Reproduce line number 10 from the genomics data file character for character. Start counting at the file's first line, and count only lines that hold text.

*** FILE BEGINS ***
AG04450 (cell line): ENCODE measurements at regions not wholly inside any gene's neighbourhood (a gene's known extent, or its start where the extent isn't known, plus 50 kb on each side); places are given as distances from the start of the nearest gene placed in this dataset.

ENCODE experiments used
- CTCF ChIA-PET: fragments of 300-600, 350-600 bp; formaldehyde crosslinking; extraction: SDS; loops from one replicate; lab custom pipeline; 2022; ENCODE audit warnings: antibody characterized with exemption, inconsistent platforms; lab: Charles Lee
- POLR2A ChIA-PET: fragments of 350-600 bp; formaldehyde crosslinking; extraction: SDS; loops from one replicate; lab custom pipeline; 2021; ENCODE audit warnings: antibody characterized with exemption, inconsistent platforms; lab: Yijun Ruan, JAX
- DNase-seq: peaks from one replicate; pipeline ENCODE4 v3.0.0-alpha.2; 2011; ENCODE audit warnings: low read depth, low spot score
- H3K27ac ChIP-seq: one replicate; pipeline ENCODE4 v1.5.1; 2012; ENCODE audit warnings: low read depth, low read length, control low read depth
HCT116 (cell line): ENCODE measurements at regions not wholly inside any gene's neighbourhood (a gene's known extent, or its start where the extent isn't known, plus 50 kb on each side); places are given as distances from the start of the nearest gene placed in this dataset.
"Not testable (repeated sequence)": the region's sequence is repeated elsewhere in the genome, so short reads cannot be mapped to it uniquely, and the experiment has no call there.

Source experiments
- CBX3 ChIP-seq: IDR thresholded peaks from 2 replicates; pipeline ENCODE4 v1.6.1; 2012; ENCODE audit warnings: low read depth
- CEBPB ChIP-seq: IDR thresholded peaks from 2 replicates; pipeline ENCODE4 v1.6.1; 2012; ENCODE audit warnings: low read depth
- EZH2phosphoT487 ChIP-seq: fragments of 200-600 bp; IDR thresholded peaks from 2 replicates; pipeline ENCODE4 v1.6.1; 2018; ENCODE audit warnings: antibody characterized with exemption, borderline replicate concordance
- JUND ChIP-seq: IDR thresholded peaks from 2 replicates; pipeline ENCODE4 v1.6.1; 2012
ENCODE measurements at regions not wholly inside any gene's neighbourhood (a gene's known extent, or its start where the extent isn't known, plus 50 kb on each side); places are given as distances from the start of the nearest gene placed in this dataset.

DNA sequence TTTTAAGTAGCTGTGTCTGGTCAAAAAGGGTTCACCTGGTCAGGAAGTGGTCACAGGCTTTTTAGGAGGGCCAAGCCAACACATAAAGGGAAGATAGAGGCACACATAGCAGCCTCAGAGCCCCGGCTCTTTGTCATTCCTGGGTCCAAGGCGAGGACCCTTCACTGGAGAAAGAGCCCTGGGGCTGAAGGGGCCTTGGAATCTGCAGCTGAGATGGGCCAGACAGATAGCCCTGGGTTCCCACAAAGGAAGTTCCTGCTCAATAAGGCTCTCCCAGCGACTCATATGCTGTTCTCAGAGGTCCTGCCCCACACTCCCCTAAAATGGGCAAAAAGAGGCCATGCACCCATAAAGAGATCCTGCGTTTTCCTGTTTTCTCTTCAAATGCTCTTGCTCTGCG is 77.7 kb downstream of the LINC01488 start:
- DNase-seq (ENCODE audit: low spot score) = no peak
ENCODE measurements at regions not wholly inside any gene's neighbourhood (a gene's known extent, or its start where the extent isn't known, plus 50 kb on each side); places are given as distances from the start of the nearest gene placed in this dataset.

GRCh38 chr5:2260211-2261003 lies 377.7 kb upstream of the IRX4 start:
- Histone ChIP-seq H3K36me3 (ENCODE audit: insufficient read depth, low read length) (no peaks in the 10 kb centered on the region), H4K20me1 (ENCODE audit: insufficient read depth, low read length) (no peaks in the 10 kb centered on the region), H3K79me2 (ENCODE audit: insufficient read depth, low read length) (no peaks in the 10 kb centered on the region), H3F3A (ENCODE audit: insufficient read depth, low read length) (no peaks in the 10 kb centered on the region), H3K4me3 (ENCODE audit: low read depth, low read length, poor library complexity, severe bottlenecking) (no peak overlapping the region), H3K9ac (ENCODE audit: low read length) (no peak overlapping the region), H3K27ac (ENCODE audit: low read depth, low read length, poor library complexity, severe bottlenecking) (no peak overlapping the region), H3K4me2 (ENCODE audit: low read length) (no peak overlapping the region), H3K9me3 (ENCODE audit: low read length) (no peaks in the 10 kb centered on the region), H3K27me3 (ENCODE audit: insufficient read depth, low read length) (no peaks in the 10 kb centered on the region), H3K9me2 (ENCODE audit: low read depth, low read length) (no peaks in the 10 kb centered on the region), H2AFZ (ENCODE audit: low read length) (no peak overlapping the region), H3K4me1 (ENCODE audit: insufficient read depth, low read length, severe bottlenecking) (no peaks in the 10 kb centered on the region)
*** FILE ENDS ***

- CBX3 ChIP-seq: IDR thresholded peaks from 2 replicates; pipeline ENCODE4 v1.6.1; 2012; ENCODE audit warnings: low read depth